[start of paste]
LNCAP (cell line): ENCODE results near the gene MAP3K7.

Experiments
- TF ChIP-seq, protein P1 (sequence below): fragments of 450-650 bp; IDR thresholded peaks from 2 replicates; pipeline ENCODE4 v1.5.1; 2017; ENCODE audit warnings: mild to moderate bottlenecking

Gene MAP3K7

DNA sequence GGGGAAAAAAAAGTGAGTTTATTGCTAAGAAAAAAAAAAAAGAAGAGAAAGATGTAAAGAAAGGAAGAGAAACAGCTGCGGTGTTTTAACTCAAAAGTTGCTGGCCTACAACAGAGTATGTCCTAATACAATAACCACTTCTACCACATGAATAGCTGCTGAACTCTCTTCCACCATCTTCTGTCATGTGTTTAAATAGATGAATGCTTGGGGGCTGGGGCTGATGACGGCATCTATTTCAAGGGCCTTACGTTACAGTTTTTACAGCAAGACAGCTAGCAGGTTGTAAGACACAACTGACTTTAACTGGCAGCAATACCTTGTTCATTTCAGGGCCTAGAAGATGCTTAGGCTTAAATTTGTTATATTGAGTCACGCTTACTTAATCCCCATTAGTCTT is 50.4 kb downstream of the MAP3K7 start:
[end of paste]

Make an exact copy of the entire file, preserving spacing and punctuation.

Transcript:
LNCAP (cell line): ENCODE results near the gene MAP3K7.

Experiments
- TF ChIP-seq, protein P1 (sequence below): fragments of 450-650 bp; IDR thresholded peaks from 2 replicates; pipeline ENCODE4 v1.5.1; 2017; ENCODE audit warnings: mild to moderate bottlenecking

Gene MAP3K7

DNA sequence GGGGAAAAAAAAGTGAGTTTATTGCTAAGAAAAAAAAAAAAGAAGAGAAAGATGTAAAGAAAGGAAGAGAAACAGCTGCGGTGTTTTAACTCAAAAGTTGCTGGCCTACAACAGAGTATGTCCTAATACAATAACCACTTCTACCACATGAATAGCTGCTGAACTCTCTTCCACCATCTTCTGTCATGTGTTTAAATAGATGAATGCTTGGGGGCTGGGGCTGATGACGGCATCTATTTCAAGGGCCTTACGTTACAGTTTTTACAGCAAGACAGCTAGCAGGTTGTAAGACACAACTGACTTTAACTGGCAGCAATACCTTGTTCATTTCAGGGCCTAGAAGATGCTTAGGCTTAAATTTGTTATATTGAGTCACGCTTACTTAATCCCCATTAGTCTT is 50.4 kb downstream of the MAP3K7 start: